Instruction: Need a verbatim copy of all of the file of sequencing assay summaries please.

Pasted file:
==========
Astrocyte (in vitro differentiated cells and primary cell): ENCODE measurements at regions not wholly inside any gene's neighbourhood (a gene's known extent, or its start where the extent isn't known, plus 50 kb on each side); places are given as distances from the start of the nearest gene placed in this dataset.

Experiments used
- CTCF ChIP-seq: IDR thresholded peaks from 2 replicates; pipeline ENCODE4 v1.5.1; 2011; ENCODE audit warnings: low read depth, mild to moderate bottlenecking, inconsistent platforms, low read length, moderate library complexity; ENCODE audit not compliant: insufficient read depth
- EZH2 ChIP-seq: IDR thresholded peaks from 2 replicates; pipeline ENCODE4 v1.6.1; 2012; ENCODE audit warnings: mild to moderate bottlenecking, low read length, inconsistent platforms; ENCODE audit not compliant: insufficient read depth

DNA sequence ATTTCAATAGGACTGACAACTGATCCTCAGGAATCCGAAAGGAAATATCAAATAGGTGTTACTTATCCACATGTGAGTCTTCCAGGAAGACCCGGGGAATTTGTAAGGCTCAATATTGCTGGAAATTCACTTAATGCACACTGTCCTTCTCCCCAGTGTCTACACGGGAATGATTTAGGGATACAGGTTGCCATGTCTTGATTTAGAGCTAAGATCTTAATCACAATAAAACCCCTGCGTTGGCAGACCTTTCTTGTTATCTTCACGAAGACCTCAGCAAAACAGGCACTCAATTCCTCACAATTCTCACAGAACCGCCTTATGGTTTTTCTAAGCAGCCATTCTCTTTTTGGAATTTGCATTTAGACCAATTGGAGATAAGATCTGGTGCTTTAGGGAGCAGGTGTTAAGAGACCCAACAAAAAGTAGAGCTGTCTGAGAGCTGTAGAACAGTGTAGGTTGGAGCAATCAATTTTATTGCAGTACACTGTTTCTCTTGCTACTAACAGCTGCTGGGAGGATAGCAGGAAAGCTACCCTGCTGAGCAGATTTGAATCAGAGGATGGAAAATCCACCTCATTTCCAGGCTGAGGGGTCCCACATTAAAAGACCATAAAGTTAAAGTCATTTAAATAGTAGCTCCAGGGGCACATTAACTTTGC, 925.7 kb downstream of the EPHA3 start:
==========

Astrocyte (in vitro differentiated cells and primary cell): ENCODE measurements at regions not wholly inside any gene's neighbourhood (a gene's known extent, or its start where the extent isn't known, plus 50 kb on each side); places are given as distances from the start of the nearest gene placed in this dataset.

Experiments used
- CTCF ChIP-seq: IDR thresholded peaks from 2 replicates; pipeline ENCODE4 v1.5.1; 2011; ENCODE audit warnings: low read depth, mild to moderate bottlenecking, inconsistent platforms, low read length, moderate library complexity; ENCODE audit not compliant: insufficient read depth
- EZH2 ChIP-seq: IDR thresholded peaks from 2 replicates; pipeline ENCODE4 v1.6.1; 2012; ENCODE audit warnings: mild to moderate bottlenecking, low read length, inconsistent platforms; ENCODE audit not compliant: insufficient read depth

DNA sequence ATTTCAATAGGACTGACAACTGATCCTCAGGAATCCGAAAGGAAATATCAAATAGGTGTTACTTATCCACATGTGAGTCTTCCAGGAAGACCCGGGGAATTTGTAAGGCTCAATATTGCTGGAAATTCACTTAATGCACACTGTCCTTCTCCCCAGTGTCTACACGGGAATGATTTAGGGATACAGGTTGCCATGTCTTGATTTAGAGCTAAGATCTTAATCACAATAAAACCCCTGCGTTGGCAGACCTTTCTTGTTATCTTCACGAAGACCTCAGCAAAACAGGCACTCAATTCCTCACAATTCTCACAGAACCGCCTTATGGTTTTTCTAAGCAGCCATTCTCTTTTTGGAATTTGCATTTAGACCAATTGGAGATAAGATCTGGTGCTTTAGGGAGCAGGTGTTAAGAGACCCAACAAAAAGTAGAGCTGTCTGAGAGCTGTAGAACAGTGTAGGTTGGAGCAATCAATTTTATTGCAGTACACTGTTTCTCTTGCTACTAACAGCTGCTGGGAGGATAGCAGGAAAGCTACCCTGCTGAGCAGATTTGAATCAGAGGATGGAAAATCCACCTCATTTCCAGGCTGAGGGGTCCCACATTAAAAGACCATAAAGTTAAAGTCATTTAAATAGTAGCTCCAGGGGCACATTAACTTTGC, 925.7 kb downstream of the EPHA3 start: